Posted on: September 25th, 2018 by
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Work must be very painful for you to quit your job in a fit of frustration or rage. You might want to rethink alternatives and implications rather than make a quick decision.  Your future and that of your family needs to be considered. Here are some thoughts:


  1. Even if you’re independently wealthy, the questions from future interviewers will be: “Why did you leave your last employment, how long have you been unemployed, and have you fallen behind up-to-date technology?”  Hiring managers will be thinking, “If this candidate can dump another company, leaving the manager in a lurch, will he/she do the same to me?”


  1. Even if you don’t see any alternative, I strongly advise against quitting on the spot. Why would you consider it in the first place?  Some reasons:  You experience illegal activities, sexual harassment, immoral or unethical behavior, and so on.  Talk with an attorney first.  Unless there’s a witness or indisputable proof, you’ll be at a disadvantage while interviewing with a new employer.  What would you say that will be credible or provable?  There are, however, other ways to leave your current job.


  1. Consider one of three options: Ask for vacation time or a leave of absence in order to put a plan of action into place; ask for a transfer to another part of the company; or check out the marketplace to assess your marketability and the supply/demand equation.


  1. Finding a new job while you currently have a job is preferable because there isn’t a time gap between employers; you sill have an income, health benefits, and insurances; there is continuity in your career rather than a step down or a lateral shift; you don’t want to leave a very angry organization that will not be a good reference for you down the road.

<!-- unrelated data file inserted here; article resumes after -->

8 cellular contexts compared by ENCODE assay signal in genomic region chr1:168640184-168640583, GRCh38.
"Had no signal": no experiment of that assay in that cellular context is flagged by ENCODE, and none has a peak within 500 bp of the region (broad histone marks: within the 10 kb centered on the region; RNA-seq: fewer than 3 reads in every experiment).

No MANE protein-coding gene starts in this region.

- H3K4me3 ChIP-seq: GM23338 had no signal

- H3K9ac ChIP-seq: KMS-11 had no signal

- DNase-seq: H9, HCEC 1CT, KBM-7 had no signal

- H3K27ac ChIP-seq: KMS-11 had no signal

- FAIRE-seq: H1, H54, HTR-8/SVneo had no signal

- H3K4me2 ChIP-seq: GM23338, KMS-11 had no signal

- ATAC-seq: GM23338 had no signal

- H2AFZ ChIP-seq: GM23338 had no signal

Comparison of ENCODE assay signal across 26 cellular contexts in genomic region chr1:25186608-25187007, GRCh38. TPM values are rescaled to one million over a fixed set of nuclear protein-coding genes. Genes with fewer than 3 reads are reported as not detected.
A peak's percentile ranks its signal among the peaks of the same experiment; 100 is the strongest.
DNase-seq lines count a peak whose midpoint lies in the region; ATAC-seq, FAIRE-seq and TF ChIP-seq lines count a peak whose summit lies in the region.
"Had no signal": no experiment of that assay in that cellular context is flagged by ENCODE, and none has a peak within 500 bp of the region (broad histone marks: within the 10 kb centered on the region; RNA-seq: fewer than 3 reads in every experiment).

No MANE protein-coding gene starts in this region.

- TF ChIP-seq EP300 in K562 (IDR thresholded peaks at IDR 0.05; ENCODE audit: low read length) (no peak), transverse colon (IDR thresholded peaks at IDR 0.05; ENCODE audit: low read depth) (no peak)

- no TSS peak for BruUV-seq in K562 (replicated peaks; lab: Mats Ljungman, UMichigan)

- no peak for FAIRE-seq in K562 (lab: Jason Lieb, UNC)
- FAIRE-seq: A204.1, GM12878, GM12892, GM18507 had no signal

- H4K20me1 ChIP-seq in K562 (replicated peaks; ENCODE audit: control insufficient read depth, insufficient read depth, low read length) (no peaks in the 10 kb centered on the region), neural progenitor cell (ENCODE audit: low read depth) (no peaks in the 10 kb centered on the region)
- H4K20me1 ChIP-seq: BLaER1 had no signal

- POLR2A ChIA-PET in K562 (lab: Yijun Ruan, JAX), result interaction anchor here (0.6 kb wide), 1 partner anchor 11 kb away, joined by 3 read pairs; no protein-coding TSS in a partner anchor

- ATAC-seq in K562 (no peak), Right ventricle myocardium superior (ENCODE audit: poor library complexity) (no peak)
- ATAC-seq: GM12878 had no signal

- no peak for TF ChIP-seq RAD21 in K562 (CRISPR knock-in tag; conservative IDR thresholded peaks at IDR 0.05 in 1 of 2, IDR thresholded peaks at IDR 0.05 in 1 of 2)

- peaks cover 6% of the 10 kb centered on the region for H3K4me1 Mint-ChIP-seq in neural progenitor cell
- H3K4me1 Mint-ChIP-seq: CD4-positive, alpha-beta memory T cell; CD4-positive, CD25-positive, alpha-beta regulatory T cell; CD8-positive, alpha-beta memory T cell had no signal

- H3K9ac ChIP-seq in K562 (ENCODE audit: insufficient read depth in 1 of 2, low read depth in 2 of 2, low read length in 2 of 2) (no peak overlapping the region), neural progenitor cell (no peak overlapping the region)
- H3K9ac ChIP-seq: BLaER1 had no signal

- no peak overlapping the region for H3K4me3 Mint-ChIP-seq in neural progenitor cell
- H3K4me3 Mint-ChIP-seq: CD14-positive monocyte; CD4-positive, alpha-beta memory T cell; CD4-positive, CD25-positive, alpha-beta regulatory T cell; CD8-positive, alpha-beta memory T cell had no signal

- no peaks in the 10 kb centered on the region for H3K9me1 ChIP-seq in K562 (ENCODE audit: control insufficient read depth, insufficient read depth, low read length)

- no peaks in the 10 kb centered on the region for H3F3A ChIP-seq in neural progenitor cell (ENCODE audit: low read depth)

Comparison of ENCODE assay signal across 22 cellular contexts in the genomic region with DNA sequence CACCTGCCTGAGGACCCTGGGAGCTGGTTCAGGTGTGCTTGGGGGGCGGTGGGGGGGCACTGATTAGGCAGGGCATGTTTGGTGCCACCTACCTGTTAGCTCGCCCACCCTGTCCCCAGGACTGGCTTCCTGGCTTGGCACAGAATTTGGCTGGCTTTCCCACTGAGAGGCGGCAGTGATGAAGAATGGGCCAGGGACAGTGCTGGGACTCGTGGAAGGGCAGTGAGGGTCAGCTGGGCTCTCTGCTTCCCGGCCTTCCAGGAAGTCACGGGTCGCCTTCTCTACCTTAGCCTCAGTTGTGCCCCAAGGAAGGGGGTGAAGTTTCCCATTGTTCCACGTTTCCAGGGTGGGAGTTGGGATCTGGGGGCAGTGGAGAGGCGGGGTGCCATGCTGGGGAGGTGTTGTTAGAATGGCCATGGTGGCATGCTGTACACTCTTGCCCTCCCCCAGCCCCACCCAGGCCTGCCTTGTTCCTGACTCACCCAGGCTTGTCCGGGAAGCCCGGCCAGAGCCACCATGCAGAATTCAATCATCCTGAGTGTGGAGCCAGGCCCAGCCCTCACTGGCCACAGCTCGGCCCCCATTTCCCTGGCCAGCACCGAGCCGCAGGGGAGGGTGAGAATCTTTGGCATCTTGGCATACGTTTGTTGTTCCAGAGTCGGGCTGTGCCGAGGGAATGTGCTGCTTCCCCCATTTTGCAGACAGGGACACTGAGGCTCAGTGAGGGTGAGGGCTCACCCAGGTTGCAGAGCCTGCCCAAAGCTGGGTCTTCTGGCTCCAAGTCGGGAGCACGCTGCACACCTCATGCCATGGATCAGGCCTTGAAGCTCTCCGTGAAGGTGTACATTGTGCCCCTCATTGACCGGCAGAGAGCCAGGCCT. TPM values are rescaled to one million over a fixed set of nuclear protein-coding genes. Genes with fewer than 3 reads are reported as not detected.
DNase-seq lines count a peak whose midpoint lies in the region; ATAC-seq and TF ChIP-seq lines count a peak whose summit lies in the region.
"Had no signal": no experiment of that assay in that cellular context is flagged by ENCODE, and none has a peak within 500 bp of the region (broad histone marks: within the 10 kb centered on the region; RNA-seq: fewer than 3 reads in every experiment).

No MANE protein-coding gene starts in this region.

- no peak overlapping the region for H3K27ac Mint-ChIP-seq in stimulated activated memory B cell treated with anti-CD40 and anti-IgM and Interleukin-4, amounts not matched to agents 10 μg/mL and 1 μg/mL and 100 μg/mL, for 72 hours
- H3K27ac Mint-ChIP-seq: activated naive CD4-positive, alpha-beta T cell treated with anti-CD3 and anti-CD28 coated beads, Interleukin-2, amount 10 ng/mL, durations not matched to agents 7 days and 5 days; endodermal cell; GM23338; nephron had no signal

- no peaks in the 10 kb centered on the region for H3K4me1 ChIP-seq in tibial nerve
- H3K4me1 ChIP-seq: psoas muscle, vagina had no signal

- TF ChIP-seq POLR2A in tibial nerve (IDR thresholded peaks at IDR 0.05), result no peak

1. If you do quit hastily, how do you talk through a gap in your resume? What can you say? Here are a few alternatives that have helped others: (all are true)
  • Getting a degree or a succession of certifications in a technology within your function that you could not have gotten while working.
  • The need to support your parents or immediate family through a health issue that had to be worked through immediately, for less than a year.
  • Extended travel to a geographical region (Europe, Mideast, Asia) to gain proficiency and understanding of a culture and language to establish international credentials
  • The time demands and job pressures would have caused a mild “burn out” if the job had not been altered. You would have been unable to continue high performance and your value would have declined precipitously.


Sometimes staying on a bad job is exhausting and could affect your health.  But you need a plan.  How you leave a job is as important as entering a new one.  Your decision needs to be made through the prism of the future, not the past.


For a FREE resume review, send it to:   wkaufmann44@gmail.com

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